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<nettime> Microsoft etc in Kerala
Heiko Recktenwald on Wed, 30 Aug 2006 11:47:32 +0200 (CEST)

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<nettime> Microsoft etc in Kerala

Indian State to Bypass Microsoft ?Monopoly?



By AMELIA GENTLEMAN, International Herald Tribune
Published: August 29, 2006

NEW DELHI, Aug.29 ? In a new attack on multinational corporations, the 
Communist government in India?s southern state of Kerala is campaigning 
to eliminate Microsoft from use in public institutions, just weeks after 
it imposed a ban on Coca-Cola and Pepsi.

As part of a drive against ?monopolistic? organizations, schools and 
public offices across the state are being encouraged to install free 
software systems instead of purchasing Microsoft?s Windows programs.

?It is well-known that Microsoft wants to have a monopoly in the field 
of computer technology. Naturally, being a democratic and progressive 
government, we want to encourage the spread of free software,? M. A. 
Baby, the state?s education minister, said by telephone.

Microsoft was not being banned, he said, but the government was actively 
encouraging Kerala?s 12,500 schools to switch to the Linux operating 
system, available around the world free of charge.

The news will further unsettle foreign investors in this state. Also 
this month, Kerala imposed a sweeping ban on the sale and production of 
Coke and Pepsi after an environmental watchdog based in Delhi said their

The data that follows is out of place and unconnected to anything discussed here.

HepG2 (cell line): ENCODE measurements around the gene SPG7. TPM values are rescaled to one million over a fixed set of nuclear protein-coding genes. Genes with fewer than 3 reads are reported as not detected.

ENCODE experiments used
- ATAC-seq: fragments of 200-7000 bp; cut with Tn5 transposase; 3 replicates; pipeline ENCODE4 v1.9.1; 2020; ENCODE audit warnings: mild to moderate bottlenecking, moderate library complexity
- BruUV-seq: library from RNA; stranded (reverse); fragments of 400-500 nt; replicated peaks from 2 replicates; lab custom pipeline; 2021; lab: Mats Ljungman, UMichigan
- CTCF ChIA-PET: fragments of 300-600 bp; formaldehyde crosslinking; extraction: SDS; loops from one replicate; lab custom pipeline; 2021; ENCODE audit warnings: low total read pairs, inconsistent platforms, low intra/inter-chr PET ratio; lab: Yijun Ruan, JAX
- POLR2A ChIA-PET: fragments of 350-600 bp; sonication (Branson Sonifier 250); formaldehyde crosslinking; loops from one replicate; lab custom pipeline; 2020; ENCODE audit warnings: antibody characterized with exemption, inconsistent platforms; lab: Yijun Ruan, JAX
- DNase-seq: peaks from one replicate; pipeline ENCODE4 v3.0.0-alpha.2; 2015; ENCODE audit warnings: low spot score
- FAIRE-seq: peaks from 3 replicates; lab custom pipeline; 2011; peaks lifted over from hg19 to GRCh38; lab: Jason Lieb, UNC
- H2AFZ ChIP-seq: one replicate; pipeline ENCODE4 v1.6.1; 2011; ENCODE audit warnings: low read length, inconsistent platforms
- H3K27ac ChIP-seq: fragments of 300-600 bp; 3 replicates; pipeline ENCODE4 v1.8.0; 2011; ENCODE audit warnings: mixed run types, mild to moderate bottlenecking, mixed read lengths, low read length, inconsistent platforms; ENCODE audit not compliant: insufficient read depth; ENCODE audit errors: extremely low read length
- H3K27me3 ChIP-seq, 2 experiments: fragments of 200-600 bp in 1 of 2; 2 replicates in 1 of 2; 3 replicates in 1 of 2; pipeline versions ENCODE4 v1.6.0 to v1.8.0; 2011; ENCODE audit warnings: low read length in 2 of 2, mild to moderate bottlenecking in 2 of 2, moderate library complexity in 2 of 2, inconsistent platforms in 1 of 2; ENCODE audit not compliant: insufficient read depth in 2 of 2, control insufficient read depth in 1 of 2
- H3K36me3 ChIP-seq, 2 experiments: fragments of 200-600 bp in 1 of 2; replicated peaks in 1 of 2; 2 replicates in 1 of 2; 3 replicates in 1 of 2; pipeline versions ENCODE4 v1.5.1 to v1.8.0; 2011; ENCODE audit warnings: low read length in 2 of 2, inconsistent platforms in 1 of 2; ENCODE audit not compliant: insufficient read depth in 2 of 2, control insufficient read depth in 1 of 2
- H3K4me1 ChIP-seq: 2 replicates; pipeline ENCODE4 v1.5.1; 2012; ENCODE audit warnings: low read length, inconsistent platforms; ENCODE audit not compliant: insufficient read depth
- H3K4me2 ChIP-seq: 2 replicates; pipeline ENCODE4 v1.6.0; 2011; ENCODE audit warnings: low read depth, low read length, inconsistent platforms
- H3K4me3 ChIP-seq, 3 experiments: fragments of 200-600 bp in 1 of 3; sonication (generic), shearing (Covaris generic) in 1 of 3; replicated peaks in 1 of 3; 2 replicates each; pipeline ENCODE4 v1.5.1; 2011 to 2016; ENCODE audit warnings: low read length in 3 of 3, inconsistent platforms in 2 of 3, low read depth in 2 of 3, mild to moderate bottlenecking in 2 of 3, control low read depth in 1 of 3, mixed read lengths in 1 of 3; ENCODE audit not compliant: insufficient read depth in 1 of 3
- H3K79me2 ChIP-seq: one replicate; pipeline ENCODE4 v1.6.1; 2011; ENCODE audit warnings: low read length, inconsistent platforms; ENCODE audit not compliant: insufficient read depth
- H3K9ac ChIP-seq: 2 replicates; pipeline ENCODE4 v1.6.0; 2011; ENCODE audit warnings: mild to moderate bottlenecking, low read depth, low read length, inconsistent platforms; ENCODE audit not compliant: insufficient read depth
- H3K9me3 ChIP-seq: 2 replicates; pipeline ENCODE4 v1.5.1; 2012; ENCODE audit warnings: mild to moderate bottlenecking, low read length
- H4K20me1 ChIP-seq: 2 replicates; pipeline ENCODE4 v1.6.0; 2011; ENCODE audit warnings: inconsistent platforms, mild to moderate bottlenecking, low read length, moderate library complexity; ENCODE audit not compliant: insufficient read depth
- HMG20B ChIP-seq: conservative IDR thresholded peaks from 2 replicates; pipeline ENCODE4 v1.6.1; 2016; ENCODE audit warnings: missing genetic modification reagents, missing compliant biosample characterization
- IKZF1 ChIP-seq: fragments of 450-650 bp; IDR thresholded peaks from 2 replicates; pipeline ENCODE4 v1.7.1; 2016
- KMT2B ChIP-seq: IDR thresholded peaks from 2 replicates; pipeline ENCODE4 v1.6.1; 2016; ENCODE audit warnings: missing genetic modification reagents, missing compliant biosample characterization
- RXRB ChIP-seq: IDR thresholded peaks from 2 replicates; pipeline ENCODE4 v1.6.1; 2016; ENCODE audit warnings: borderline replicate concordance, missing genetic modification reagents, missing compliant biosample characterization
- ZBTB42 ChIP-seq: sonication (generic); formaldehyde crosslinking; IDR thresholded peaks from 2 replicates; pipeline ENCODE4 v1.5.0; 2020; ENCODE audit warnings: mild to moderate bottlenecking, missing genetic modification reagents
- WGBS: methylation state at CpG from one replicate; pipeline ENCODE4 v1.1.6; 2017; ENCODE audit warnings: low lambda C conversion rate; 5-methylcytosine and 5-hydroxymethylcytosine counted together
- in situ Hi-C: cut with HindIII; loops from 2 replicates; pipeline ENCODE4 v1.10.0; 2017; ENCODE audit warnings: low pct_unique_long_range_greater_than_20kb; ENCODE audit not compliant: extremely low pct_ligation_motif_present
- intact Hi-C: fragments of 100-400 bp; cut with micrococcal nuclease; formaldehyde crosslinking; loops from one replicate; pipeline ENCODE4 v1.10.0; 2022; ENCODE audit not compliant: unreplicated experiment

soft drinks contained unhealthy levels of pesticides. Less comprehensive 
bans were introduced in six other states across India.

Mr. Baby said the announcement was not part of an ideological campaign 
against Western-made products. ?We have great respect for the 
contribution made by the United States and its European allies in the 
fields of art and literature and culture,?? he said. ?At the same time 
we are not happy with the monopolistic and imperialistic moves, both in 
political and economic spheres, made by these nations.?

With its population of 32 million, Kerala is one of India?s smaller 
states, but Microsoft said it represented an important market. The state 
has a literacy rate of more than 90 percent, much higher than the 
national average of about 65 percent, and is known to be innovative in 
its promotion of computer literacy.

About 30,000 computers are already in use in schools across the state, 
and the Education Ministry said about 600,000 students opted to take 
free software training classes this year.

In a written statement, Microsoft?s public sector head in India, Rohit 
Kumar, said the company had tried to keep its prices low to make them 
accessible to schools, selling one version of Windows for between $25 
and $30 per computer.

?Under the School Agreement program, Microsoft has successfully created 
a very competitive pricing-value model, keeping in mind the financial 
constraints that beleaguer most educational institutions,? Mr. Kumar said.

Financial, rather than ideological, reasons may be at the root of the 
state?s decision to promote free software.

The Education Ministry has an annual budget of 40 million rupees, or 
$1.86 million, to promote computer technology among the one million 
students, aged between 5 and 15, currently at school ? a sum that will 
be stretched as Mr. Baby attempts to fulfill his ambition of making all 
the state?s ?schoolchildren computer literate.?

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